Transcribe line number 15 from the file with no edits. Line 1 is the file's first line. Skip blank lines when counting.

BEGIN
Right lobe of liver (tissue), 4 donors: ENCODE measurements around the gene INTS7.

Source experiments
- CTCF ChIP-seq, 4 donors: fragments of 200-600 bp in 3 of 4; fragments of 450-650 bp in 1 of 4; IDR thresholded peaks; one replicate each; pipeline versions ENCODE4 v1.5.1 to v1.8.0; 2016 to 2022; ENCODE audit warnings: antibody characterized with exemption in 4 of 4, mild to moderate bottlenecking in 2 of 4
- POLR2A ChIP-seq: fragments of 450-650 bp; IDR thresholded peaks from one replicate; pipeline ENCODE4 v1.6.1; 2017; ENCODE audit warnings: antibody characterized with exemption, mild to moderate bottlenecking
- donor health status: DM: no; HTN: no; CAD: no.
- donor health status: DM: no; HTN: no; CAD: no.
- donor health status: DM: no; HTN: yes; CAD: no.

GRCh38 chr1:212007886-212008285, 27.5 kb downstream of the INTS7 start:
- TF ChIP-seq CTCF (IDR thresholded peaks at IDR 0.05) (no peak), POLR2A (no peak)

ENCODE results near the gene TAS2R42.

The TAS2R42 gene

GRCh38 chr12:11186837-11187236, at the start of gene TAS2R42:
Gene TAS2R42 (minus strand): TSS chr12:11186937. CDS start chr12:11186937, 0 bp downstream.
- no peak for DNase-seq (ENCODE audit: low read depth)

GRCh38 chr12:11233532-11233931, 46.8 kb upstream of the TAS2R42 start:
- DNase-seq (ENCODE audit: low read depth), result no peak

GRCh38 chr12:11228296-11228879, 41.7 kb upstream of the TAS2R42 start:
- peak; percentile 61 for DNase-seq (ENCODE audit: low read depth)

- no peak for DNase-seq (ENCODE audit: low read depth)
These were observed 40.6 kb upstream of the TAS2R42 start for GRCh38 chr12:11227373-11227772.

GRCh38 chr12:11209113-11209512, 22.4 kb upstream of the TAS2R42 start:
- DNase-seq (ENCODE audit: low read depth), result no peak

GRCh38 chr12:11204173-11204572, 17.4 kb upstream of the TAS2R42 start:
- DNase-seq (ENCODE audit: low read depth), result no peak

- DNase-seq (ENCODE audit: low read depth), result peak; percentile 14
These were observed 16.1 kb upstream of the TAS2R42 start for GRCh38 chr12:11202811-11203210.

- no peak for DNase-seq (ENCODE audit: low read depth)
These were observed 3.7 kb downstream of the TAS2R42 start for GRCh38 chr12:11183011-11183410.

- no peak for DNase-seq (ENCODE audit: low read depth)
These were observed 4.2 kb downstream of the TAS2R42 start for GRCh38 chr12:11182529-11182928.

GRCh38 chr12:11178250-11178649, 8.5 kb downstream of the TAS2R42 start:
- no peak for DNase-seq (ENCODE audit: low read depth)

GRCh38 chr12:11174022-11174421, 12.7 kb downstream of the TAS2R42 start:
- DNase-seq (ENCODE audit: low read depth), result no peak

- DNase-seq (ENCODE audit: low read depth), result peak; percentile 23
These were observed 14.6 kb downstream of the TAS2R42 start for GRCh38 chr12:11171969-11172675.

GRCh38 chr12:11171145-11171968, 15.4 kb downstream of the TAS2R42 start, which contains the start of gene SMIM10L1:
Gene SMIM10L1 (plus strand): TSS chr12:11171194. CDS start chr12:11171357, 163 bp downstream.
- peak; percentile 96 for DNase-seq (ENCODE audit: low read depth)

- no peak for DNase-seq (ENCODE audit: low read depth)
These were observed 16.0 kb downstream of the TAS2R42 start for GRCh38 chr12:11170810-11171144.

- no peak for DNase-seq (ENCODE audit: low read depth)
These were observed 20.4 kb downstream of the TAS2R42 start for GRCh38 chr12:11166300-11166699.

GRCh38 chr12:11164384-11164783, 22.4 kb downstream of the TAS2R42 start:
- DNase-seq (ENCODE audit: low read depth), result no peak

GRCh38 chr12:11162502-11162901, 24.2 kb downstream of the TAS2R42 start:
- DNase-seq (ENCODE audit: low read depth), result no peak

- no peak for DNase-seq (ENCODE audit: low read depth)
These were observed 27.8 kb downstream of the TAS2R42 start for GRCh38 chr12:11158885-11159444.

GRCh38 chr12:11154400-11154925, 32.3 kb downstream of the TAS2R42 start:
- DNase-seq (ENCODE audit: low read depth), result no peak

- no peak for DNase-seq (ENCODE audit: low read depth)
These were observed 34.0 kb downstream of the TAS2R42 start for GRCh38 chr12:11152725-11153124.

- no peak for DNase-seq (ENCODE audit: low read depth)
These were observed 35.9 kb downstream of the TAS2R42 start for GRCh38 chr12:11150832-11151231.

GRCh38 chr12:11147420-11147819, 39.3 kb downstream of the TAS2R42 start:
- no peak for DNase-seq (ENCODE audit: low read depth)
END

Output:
GRCh38 chr12:11233532-11233931, 46.8 kb upstream of the TAS2R42 start: